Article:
WAR:Shan army’s key bridge burnt down

A key bridge of the Shan State Army (SSA) ‘North’, Ta Pha Hsawng crossing of Lawng river, a tributary of the Pang, between 3 townships: Kehsi, Mongyai and Hsipaw, was burnt down by the Burma Army troops who attacked the SSA there on 21 June, according to SSA sources.

The bridge was important for the SSA to cross through to its bases around its former headquarters Hsengkaew, Hsipaw Township, now a Burma Army controlled local militia base.

“It doesn’t matter much to lose that bridge because we still have other paths to choose. But it was a big loss for the populace because it was them who were mostly using it,” an SSA officer said.

The bridge, 160 ft long, was constructed of wood in 2008 by the SSA. It cost about Kyat 1,100 million (US$ 14, 013), said the SSA.

“It is the so-called government’s army destroying the bridge instead of building it. It was a wrong act by the government,” the SSA officer said.

In addition, the SSA base located at the Ta Pha Hsawng Bridge was occupied as well after being heavily shelled by the Burma Army on 21 June from around 8:00 until 20:00. The attack was reported to have taken place after the SSA allowed the Burma Army to enter its territory due to a Burma Army officer’s request.

“They said they did not come to attack us. They just wanted reconnoiter the terrain as they have never been there. We had allowed them to enter. But their words and deeds did not match because they did not withdraw from our area and attacked us instead with heavy weapons,” an SSA officer from the battlefield recalled as saying.

The attack killed 2 Burma Army soldiers and wounded one of the SSA fighters.

Regarding the Burma Army’s act, a border analyst from the Thai-Burma border commented that it is obvious that the ethnic armies are still easily being suckered by the Burma Army.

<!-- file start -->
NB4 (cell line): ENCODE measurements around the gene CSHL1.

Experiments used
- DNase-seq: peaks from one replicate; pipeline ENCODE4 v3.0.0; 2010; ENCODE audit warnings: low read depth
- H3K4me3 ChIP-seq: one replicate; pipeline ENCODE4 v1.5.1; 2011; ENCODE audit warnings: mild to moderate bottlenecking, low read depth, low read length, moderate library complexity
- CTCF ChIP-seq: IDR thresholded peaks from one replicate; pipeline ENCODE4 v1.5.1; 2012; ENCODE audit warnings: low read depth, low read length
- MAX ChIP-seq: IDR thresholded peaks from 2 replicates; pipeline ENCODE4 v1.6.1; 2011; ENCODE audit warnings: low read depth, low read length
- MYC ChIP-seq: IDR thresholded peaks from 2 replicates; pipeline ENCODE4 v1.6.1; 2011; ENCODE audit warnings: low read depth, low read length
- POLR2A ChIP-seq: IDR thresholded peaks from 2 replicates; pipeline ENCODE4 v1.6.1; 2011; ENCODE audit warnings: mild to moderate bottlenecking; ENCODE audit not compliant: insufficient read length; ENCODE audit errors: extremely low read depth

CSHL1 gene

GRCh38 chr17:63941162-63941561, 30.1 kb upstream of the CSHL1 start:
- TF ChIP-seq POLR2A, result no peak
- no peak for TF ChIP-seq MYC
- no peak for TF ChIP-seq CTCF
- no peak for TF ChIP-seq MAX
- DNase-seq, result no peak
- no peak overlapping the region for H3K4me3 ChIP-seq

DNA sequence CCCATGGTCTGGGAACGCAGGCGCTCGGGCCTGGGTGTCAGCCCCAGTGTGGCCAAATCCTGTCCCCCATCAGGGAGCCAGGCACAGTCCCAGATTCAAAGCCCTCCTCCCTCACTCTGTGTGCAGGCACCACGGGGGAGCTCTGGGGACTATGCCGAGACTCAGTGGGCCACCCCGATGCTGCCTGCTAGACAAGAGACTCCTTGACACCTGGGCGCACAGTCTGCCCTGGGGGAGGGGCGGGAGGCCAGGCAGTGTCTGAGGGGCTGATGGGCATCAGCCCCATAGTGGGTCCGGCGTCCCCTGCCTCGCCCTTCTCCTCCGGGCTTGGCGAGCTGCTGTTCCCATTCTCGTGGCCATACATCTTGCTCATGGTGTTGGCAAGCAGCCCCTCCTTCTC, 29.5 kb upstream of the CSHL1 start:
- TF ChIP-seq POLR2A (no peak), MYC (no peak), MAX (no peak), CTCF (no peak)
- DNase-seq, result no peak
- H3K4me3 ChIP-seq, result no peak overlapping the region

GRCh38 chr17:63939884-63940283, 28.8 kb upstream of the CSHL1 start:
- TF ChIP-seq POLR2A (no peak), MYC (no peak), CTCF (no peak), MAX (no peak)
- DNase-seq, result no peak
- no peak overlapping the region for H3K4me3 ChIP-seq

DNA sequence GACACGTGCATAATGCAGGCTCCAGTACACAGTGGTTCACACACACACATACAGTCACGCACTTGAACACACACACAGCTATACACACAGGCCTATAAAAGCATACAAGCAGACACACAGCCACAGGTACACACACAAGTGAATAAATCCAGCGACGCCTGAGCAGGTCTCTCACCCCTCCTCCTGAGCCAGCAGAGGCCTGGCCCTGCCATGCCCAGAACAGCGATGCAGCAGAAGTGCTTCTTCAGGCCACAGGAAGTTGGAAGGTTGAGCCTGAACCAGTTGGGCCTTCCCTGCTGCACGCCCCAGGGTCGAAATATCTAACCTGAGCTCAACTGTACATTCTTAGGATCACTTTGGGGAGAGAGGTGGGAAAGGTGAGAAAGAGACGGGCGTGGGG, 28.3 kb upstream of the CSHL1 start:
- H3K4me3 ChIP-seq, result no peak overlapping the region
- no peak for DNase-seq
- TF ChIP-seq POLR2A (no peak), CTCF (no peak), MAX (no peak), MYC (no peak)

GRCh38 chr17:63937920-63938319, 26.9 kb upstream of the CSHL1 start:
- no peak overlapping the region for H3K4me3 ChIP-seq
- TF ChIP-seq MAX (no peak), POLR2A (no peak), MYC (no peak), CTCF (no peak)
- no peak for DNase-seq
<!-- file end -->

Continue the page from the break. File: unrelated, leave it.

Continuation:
What happened to the Kachin Independence Army (KIA) is another example.

On 9 June, Colonel Aung Toe, Tactical Commander of Mongmit (Moe Meik) township, northern Shan State, reportedly asked the Kachin Independence Army (KIA) to allow his troops to enter KIA frontline territory to inspect the Taping Electrical Power Plant. His troops however refused to move back and were reinforced by more troops until fighting between the two sides broke out, according to the KIA’s press release on 20 June.

“It was evident that the trip by Colonel Aung Toe was in fact a ploy used to intrude into KIO territory. They later insisted they would not retreat and started attacking the KIA until it could occupy the KIA’s strategic mountain, Bum Sen,” the report said.

Lt-Gen Yawdserk, Chairman of the Restoration Council of Shan State (RCSS), a political wing of the Shan State Army (SSA) that has been fighting against Naypyitaw for decades, commented that the Burma Army’s tactics could be compared to “a boa gradually winding itself around its prey before making the decisive squeeze.”

“It is time for the ethnic armed groups to wake up and fight back, otherwise they will be totally destroyed by the Burma Army one after another,” Yawdserk said.

The Burma Army has occupied 5 of the SSA’s bases including Ta Pha Hsawng, since the launch of its Zwe Man Hein campaign in March.

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